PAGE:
Elizabeth Smart says porn overtook her captor

Written by: 
Danna Osumo

Elizabeth Smart spoke for the first time about the role pornography played in her abduction in a new advocacy video posted on CNN.

"He would just sit and look at it and stare at it, and he would just talk about these women, and then when he was done, he would turn and look at me, and he would be like, 'Now we're going to do this,'" Smart said referring to Brian Mitchell, who kidnapped Smart in 2002.

In the five-minute video, Smart said, "Looking at pornography wasn't enough for him. Having sex with his wife after looking at pornography wasn't enough for him," she said. "He just always wanted more… I witnessed first-hand how damaging it is.”

Shem Woo, a biology freshman from Singapore, said pornography is so prevalent and everyone has been exposed to it in one form or another. “Even if you try to avoid it, it will find you,” said Woo. “It is so destructive because online you can watch it a click away, but in real life, it’s not. You can’t just click and find a girl.”

He said he is grateful for people like Smart who take a strong stand against pornography and help others see the consequences of a “simple decision to be involved in pornography.”

According to CNN, Mitchell kidnapped 14-year old Smart from her bedroom in Salt Lake City, and chained her to a crude campsite in the mountains a few miles from her family’s home. Mitchell raped Smart over and over again for the next nine months while her family frantically searched for her, till she was found on a street in Sandy, Utah in 2003.

Smart said Mitchell regularly looked at pornography, which "just led to him raping me more." The now 28-year-old woman says in the new video suggested that porn drove Mitchell to steal and violate her.

Princess Donato, an exercise and sports science senior from Qatar, said she has seen pornography destroy families and one's ability to identify lust from love. “I think all of us at some point in our lives will be tempted and Satan wants us to be curious and think it’s an artwork or appreciation for the human body, but it just leads us to so many mistakes and heartaches,” said Donato.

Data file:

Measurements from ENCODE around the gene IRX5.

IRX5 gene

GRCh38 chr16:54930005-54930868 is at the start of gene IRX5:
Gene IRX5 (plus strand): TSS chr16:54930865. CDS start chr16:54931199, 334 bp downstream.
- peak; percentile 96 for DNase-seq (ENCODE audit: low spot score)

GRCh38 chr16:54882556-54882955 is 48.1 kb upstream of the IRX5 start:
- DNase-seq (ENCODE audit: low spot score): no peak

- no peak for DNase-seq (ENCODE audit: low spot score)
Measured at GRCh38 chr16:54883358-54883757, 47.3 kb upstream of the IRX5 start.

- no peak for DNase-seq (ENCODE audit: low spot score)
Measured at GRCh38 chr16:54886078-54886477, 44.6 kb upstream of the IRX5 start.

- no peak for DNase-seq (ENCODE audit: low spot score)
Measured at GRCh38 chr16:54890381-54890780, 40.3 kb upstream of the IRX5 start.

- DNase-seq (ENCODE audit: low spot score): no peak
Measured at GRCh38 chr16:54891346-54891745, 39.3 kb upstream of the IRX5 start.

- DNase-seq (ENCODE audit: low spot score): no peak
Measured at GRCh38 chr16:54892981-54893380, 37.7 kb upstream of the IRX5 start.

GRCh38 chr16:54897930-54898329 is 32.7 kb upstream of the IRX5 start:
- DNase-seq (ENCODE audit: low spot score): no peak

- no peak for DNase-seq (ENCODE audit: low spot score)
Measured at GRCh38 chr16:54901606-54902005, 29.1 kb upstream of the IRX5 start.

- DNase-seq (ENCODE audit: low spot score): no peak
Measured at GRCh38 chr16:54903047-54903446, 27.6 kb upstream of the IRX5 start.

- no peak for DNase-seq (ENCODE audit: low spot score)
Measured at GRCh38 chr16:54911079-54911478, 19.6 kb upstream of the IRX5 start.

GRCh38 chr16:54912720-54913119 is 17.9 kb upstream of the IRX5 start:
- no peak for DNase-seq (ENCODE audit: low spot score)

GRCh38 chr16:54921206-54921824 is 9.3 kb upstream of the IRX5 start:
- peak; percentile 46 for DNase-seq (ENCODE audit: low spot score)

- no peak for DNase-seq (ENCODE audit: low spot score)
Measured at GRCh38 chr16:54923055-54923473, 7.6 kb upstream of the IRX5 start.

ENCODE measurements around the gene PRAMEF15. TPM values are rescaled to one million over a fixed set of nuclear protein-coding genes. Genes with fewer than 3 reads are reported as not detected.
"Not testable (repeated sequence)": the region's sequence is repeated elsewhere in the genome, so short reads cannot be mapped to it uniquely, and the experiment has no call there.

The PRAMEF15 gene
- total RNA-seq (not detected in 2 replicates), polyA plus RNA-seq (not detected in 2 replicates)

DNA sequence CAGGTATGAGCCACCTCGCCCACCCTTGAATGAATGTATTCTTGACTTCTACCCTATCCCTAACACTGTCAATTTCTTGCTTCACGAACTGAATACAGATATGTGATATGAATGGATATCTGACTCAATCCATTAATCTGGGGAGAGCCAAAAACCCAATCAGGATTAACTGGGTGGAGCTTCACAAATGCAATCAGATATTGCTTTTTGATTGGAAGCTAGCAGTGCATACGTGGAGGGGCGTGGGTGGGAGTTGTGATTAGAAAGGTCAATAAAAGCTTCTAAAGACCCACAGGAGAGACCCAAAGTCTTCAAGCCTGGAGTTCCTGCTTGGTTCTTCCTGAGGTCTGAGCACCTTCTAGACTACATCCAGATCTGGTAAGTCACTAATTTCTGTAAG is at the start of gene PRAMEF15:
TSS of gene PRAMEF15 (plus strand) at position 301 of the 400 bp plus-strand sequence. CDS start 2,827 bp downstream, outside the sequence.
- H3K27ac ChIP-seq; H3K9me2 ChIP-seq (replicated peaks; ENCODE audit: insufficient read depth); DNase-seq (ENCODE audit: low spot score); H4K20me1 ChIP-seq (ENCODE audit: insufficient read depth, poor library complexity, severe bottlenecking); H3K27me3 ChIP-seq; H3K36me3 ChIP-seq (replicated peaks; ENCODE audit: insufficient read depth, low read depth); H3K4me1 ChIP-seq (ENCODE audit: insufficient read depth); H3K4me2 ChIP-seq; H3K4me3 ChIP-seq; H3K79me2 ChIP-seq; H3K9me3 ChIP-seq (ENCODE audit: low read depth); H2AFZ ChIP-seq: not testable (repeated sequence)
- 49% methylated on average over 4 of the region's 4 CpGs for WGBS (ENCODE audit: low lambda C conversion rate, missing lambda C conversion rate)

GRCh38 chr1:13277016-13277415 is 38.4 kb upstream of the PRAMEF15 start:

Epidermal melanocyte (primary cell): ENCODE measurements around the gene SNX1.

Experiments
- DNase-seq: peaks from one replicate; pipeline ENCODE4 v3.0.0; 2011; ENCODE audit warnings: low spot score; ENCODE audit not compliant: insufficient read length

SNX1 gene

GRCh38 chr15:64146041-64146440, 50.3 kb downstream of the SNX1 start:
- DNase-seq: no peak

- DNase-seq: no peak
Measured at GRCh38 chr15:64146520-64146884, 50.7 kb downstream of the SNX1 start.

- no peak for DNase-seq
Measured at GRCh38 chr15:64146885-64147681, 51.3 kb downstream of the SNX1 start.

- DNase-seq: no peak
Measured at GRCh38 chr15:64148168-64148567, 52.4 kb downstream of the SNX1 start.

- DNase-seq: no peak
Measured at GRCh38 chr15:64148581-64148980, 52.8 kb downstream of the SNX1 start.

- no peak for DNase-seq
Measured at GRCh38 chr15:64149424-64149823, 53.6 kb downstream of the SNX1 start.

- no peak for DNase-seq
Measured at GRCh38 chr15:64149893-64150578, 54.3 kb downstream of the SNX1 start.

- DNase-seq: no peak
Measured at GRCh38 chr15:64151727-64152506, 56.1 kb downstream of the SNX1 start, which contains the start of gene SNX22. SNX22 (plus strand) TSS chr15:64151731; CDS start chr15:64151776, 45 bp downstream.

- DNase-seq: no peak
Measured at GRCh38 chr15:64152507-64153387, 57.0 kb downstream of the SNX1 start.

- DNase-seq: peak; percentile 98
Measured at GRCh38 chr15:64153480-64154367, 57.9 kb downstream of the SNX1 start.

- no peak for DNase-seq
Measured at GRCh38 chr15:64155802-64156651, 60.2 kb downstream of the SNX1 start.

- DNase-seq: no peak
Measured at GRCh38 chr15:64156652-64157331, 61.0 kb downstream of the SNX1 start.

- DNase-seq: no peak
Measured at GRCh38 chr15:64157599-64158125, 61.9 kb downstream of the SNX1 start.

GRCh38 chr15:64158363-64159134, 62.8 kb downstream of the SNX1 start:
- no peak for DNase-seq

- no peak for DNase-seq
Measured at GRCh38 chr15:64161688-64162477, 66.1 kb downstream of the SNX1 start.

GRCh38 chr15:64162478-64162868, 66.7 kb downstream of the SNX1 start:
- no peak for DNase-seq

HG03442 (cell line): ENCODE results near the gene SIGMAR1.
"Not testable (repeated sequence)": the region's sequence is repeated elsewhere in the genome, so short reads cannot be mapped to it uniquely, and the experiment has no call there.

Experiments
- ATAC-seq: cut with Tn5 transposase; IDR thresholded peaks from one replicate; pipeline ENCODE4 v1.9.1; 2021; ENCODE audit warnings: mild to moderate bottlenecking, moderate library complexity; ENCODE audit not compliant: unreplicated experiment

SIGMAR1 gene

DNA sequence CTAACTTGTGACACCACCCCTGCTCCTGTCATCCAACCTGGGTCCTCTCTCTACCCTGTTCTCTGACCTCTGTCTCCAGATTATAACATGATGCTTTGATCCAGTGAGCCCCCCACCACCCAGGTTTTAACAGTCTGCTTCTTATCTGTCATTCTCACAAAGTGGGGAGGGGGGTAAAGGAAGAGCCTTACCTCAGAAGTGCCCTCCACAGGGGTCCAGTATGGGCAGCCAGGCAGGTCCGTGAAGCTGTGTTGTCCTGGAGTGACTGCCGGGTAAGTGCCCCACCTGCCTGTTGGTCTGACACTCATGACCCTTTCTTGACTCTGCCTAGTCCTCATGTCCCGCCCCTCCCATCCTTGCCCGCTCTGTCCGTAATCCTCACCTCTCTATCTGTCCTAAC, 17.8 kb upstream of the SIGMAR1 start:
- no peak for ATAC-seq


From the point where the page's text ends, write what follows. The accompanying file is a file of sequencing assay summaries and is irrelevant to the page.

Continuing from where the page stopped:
Donato added how it was important to realize we cannot be completely shielded from pornography because of technology and social media. “But we need to have courage to stop. We need to know what to do when we deal with it,” said Donato.

Sharing how pornography made her “living hell worse,” Smart talked about a specific experience with Mitchell, whom Smart does not name but instead refers to 8as her “captor.”

"My captor was really excited and really kind of amped up about something, and he said, 'Oh, you know, I have something and I'm going to show it to you, and you have to look at it,'" Smart said. Mitchell then pulled out a "magazine full of hard-core pornography," she said. "It just led to him raping me more, more than he already did — which was a lot.”

Maryann Phillips, a sophomore studying education from Washington, said she felt sad to see how pornography caused Smart a lot of pain. “It’s a big problem even in church, because it’s so addictive and we should stay away from it,” said Phillips. “It will be hard because it is in music videos, lyrics, movies and everywhere, but we have leaders, friends and family to help.”

Smart, a devout Mormon, is now an advocate for child safety as the director of the Elizabeth Smart Foundation. The video, posted to YouTube, was produced by Fight the New Drug, an anti-porn non-profit group.

Date Published: 
Friday, September 9, 2016
Last Edited: 
Friday, September 9, 2016